Toronto mother reunited with kids in Zimbabwe after alleged abduction
Published Monday, December 17, 2012 8:18AM EST
Last Updated Monday, December 17, 2012 3:08PM EST
A Toronto mother tearfully thanked authorities Monday for their help in reuniting her with her two young children after they were allegedly abducted by relatives while on a summer vacation in Zimbabwe.
Speaking at Toronto Police news conference, Beatra Muzabazi said she thought she’d never again see her daughter Renee, 7, and son Shane, 4, after they were allegedly kidnapped by relatives and placed in a boarding school in Zimbabwe.
“I just want to thank everybody who helped us,” the single mother said. “Without you guys, there would be no way.”
The reunion ended a four-month long ordeal for Muzabazi, who smiled as she posed for photos with her children in her arms.
The saga began after the two children went to visit their paternal relatives in Muzabazi’s native African country during the vacation -- a journey that had occurred many times before without issue. But the woman grew concerned when her children didn’t arrive back as scheduled. Instead, police allege the paternal family members placed the kids in a Zimbabwean boarding school.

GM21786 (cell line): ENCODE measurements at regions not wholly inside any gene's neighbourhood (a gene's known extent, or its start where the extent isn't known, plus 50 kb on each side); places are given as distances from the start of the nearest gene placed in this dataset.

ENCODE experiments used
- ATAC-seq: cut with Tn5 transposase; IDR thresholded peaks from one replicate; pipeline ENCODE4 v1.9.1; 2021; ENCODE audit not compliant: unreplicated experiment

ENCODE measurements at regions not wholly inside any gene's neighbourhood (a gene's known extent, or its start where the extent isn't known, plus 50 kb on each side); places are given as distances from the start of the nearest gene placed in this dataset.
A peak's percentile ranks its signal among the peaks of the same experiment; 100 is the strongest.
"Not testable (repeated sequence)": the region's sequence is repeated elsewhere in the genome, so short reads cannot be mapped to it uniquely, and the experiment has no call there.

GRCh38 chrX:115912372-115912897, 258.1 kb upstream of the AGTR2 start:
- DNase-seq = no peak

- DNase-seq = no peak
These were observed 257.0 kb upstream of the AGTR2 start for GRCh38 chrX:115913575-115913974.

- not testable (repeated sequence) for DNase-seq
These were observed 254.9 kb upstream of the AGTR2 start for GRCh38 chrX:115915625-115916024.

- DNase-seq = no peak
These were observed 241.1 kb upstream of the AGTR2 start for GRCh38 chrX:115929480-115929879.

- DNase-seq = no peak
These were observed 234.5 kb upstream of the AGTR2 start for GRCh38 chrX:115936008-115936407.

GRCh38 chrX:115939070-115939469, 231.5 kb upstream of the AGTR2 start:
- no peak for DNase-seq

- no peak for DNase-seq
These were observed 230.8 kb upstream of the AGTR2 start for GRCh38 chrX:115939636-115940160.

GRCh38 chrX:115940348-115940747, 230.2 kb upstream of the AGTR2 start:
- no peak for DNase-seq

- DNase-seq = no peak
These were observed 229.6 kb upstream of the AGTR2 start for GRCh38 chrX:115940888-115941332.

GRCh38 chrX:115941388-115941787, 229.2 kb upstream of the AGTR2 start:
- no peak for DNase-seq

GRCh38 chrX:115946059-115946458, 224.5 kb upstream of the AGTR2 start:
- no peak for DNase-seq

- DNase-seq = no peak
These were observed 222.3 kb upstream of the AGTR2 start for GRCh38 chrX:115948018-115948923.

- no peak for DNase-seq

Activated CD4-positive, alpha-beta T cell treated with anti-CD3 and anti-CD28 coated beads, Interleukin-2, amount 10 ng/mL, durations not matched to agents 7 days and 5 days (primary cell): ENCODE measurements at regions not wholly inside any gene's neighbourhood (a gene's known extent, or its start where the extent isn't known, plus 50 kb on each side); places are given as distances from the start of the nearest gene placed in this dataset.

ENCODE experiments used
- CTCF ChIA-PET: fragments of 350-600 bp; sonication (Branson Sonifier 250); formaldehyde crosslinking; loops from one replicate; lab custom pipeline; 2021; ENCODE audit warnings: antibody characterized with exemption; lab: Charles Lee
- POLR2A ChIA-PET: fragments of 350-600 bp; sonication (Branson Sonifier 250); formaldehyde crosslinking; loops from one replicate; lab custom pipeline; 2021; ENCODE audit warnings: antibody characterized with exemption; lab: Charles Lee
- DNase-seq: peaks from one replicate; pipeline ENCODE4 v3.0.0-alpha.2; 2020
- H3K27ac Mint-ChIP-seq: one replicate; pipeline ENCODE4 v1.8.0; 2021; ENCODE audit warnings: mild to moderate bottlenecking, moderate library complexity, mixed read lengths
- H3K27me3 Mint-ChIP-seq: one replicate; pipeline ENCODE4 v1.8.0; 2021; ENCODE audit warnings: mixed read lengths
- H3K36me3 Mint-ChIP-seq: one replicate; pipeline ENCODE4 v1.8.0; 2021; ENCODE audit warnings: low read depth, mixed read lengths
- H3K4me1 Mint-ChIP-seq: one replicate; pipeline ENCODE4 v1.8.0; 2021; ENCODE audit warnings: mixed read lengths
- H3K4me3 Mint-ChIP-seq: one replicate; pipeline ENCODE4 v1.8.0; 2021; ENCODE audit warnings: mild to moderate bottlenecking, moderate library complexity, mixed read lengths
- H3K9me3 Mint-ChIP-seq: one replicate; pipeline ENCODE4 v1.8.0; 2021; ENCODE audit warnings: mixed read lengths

Back in early September, a worried Muzabazi was advised by a lawyer to contact police, who then notified the Department of Foreign Affairs, the RCMP, Interpol and the Zimbabwe Central Authority in launching an investigation.
Police also allege the boarding school was complicit in keeping Zimbabwe police from finding the children, suggesting that the school helped a family member in Zimbabwe flee with the children after Muzabazi arrived at the school and waited outside to take back her son and daughter.
Running out of money, Muzabazi almost gave up on her hunt and considered returning to Canada without her kids.
Then, on Dec. 11, the children were brought to the Canadian embassy in Harare, where they were reunited with Muzabazi. The family returned to Toronto two days later.
Muzabazi, who works two jobs to support her children, says even now that her harrowing experience is over, she’s having difficulty getting back into a normal sleeping routine.
“I find myself up at 2 a.m. sometimes, checking on my phone, because that was my routine every day -- just trying to find out what is going on,” she said.
Muzabazi has sole custody of both children, who were born and raised in Canada.
A criminal investigation into the alleged kidnapping continues.
With files from The Canadian Press